- What is autopackage?
- Is autopackage meant to replace RPM?
- Why a new format? Why do the RPMs I find on the net today only work on one distro?
- How does it work?
- Does it do automatic dependency resolution like apt and emerge?
- Help! I've got a problem!
- How do I install autopackages offline?
- Why do packages install to /usr by default?
- What command line switches do .package files support?
- How do I uninstall packages, list packages, show what files a package installed ... ?
- How do I uninstall or upgrade autopackage itself?
- What happens if I install an autopackage without first removing the pre-existing package?
- Is there an auto-update facility for autopackages?
- I installed a package and it doesn't show up in the graphical manager program. What gives?
- What's wrong with centralized repositories, apt style?
- What's wrong with NeXT/MacOSX style appfolders?
- Why not statically link everything?
- If I install an autopackage, RPM won't know about it!
- It can't possibly integrate as well as a package made for my distribution!
- This type of easy installer never manages dependencies! Right?
- If a package needs a library that isn't autopackaged and is missing, it'll break!
- What's a desktop Linux platform? Why do we need one?
- What about security?
- You mean you're not going to do package signing?
- Won't the lack of signing let malware and spyware into Linux, like in Windows?
- So how can we fight spyware if not at the package management level?
- Can I use autopackage for my new distro?
- Does it support commercial software?
- How does the multiple front ends system work?
- Can autopackages be translated?
- What widget toolkit does the default graphical front end use?
- Is there a KDE/Qt frontend?
- Can I autopackage KDE/Qt apps?
- Is autopackage cross-platform?
- This approach feels way too complicated. Is there a simpler alternative?
General# What is autopackage? For users: it makes software installation on Linux easier. If a project provides an autopackage, you know it can work on your distribution. You know it'll integrate nicely with your desktop and you know it'll be up to date, because it's provided by the software developers themselves. You don't have to choose which distro you run based on how many packages are available. For developers: it's software that lets you create binary packages for Linux that will install on any distribution, can automatically resolve dependencies and can be installed using multiple front ends, for instance from the command line or from a graphical interface. It lets you get your software to your users quicker, easier and more reliably. It immediately increases your user base by allowing people with no native package to run your software within seconds. # Is autopackage meant to replace RPM? No. RPM is good at managing the core software of a distro. It's fast, well understood and supports features like prepatching of sources. What RPM is not good at is non-core packages, ie programs available from the net, from commercial vendors, magazine coverdisks and so on. This is the area that autopackage tackles. Although in theory it'd be possible to build a distro based around it, in reality such a solution would be very suboptimal as we sacrifice speed for flexibility and distro neutrality. For instance, it can take several seconds to verify the presence of all required dependencies, something that RPM can do far quicker. # Why a new format? Why do the RPMs I find on the net today only work on one distro? There are a number of reasons, some obvious, some not so obvious. Let's take them one at a time:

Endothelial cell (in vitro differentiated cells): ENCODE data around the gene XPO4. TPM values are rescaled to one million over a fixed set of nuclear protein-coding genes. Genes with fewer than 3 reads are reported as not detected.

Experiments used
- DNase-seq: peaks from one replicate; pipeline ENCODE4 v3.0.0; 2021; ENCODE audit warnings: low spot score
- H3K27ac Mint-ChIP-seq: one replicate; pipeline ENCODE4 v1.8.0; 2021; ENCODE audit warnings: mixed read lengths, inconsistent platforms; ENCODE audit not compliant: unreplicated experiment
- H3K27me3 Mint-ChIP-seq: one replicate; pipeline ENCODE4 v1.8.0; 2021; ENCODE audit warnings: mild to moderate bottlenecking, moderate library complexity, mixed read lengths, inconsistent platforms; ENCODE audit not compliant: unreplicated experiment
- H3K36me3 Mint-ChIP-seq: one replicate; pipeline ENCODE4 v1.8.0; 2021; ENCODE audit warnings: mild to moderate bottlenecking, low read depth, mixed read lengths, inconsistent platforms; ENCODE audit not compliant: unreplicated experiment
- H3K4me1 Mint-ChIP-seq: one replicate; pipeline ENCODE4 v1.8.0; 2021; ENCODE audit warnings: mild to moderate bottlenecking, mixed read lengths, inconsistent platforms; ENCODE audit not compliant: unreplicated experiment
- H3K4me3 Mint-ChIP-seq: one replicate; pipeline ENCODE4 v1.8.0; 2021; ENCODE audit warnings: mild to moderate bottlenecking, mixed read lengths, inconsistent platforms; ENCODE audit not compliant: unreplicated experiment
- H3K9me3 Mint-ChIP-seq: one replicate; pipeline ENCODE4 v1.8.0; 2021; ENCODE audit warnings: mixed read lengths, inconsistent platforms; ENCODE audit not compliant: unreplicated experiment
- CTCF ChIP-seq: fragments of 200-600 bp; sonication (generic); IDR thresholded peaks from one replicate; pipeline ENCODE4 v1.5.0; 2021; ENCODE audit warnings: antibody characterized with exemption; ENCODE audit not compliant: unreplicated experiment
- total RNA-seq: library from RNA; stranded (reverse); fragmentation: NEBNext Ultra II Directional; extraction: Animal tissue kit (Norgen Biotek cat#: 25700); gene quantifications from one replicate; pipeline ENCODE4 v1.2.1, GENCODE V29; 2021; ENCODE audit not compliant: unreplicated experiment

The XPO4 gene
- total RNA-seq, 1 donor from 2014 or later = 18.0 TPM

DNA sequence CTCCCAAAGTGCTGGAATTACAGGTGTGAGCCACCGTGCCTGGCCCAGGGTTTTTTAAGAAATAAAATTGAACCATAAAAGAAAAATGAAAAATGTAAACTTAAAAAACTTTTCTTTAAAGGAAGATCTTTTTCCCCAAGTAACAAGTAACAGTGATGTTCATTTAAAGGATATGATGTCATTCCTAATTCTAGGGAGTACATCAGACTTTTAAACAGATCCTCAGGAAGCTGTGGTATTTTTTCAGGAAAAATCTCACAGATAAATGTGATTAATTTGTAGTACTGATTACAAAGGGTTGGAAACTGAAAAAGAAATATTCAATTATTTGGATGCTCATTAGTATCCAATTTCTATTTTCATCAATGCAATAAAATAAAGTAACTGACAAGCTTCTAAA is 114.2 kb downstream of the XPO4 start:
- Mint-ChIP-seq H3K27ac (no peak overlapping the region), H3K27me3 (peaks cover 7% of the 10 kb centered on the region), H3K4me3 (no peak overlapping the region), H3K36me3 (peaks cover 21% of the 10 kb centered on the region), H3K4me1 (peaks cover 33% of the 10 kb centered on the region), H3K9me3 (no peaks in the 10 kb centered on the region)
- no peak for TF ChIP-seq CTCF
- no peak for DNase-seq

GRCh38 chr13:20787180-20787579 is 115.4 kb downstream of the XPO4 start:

- Dependency metadata: RPMs can have several types of dependencies, the most common being file deps and package deps. In file deps, the package depends on some other package providing that file. Depending on /bin/bash for a shell script is easy, as that file is in the same location with the same name on all systems. Other dependencies are not so simple, there is no file that reliably expresses the dependency, or the file could be in multiple locations. That means sometimes package dependencies are preferred. Unfortunately, there is no standard for naming packages, and distros give them different names, as well as splitting them into different sized pieces. Because of that, often dependency information has to be expressed in a distro-dependent way.
- RPM features: because RPM is, at the end of the day, a tool to help distro makers, they sometimes add new macros and features to it and then use them in their specfiles. People want proper integration of course, so they use Mandrake specific macros or whatever, and then that RPM won't work properly on other distros.
- Binary portability: This one affects all binary packaging systems. A more detailed explanation of the problems faced can be found in Chapter 7 of the developer guide.
- Bad interactions with source code: because the current versions of RPM don't check the system directly, they only check a database, it makes it hard to install them on distros like Gentoo even when they only use file deps. Similar problems arise if you compile things from source.